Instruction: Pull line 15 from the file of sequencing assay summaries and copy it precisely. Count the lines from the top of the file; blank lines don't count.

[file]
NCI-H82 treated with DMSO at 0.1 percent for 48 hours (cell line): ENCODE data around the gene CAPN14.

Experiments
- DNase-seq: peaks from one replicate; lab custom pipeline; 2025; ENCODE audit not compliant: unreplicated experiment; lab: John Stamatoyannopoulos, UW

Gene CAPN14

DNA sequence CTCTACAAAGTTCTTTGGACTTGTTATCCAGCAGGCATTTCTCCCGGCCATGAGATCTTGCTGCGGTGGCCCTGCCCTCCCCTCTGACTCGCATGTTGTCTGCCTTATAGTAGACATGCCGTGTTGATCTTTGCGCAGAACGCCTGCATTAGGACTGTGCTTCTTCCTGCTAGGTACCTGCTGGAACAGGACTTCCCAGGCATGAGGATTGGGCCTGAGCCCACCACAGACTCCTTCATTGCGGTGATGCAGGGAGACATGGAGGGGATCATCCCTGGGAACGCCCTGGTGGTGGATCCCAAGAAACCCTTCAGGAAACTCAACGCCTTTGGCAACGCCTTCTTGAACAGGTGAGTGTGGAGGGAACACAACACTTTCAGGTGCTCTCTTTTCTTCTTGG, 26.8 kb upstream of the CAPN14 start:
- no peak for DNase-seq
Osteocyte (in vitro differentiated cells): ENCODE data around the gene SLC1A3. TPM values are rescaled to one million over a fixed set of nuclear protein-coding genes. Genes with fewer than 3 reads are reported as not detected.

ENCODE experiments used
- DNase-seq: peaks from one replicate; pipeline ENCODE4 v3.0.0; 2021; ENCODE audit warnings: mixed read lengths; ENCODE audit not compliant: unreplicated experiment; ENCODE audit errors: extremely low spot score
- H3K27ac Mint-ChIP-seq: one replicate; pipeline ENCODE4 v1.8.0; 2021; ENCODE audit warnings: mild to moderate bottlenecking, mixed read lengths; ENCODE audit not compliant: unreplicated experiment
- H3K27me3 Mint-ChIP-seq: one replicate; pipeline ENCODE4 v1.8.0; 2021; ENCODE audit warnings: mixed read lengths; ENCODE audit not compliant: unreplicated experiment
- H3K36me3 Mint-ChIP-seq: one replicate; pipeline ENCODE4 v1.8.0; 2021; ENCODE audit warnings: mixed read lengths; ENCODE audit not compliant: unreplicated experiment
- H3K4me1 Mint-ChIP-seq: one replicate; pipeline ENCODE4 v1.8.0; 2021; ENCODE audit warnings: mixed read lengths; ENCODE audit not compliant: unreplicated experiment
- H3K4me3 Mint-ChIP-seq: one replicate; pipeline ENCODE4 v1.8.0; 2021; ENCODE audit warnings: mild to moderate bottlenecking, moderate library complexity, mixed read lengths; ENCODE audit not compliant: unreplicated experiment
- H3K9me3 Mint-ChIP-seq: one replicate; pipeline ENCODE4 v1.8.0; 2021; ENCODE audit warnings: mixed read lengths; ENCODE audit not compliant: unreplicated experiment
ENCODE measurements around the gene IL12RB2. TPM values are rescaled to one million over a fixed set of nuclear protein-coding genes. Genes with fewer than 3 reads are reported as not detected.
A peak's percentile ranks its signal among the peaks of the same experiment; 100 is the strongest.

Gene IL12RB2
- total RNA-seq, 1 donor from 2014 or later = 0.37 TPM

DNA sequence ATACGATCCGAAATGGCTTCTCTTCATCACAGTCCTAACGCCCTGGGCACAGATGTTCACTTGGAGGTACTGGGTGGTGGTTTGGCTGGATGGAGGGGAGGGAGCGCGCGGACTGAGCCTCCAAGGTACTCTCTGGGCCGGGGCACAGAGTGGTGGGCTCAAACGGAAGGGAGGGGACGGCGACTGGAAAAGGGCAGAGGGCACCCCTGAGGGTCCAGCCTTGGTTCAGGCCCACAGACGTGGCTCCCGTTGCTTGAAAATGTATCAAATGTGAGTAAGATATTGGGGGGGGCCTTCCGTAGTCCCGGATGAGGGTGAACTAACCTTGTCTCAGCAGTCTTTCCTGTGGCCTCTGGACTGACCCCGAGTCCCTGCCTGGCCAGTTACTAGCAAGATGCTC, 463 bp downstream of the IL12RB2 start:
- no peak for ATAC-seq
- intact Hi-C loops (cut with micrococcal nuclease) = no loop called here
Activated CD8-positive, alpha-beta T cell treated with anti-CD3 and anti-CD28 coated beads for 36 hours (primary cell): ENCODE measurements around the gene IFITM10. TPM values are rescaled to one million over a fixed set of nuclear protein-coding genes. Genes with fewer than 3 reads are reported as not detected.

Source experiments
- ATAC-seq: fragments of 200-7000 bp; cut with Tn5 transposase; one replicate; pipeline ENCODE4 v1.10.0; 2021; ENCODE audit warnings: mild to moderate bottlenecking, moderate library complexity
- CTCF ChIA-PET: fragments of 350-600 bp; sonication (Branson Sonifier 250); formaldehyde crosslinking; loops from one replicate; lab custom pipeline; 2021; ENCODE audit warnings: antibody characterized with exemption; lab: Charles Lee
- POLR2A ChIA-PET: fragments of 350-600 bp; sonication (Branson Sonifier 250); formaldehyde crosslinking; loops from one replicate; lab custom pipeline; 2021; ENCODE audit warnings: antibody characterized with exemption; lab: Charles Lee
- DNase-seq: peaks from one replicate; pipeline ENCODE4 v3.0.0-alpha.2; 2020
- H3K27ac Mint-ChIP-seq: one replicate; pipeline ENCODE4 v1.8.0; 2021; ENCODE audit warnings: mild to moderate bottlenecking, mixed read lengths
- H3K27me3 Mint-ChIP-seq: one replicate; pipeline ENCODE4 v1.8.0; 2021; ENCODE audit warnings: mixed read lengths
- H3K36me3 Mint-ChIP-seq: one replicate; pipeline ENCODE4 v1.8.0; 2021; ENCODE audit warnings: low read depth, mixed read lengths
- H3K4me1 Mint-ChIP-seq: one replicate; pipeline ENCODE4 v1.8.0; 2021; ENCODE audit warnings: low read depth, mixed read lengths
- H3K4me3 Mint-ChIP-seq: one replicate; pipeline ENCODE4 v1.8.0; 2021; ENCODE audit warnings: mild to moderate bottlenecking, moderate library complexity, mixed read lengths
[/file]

- H3K9me3 Mint-ChIP-seq: one replicate; pipeline ENCODE4 v1.8.0; 2021; ENCODE audit warnings: mixed read lengths; ENCODE audit not compliant: unreplicated experiment